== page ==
Process Control – What Is The Right Amount Of Adhesive To Use? How Do I Control The Amount?

Written by Caleb Shaw.

Adhesive failure never happens because someone used too much adhesive, but too little massively increases the risk.

The critical factor is in the joint design. Once you have factored in the stress and load on the joint, and determined what strength adhesive is required, you then need to make sure you apply the right amount. Too much adhesive is wasteful and in the case of a single component adhesive, it will take longer to fully cure. It is also worth noting that for every cartridge of adhesive used in excess add 0.5Kg to the finished product/vehicle. A 50Kg increase in weight can reduce fuel efficiency by over 1-2%.

As a rule of thumb, 2mm is the optimum bondline thickness for a flexible semi-structural adhesive. This allows the glue to absorb impacts and stress, preventing the stress transferring to the bonded sections. This increases to 4mm for applications where there is likely to be a larger difference in expansion and contraction between the two bonded substrates. An example of this is vehicle glazing or aircon units in Middle Eastern countries where day/night temperatures can differ by the extreme.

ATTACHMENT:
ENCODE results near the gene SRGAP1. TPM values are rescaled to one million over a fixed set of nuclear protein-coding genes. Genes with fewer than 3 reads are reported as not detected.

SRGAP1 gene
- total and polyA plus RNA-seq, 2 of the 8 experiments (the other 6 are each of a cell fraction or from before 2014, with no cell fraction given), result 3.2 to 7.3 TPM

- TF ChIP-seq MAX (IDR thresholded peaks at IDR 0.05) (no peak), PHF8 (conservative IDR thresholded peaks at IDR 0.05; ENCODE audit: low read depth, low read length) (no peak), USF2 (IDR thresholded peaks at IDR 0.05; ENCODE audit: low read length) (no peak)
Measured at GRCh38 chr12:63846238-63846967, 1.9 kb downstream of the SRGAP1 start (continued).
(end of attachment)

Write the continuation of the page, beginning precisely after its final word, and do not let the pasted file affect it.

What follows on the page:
If the bond width is more than 20mm, we would recommend applying 2 smaller beads side by side rather than 1 big bead. This will allow the adhesive to cure faster, ensure a cleaner finish and prevent water ingress which could later cause corrosion.

Bond width should ideally be 12mm as a minimum. We would recommend that joints are designed to be 20mm wide as this allows some tolerance in operator use, and provides a durable width in case the joint becomes subject to chemical attack.

Most adhesive suppliers will provide nozzles with their product which are usually supplied uncut, the nozzles should be cut in the shape of a ‘V’ to form a triangulated bead of adhesive – this shape will help maximise your open time. If the operator accidentally goes beyond the open time and the sealant skins over, the skin will burst when the substrates are brought together.

If you have any questions on this subject, feel free to contact our team of specialists or call to request a copy of our “Fundamentals of Adhesives” handbook.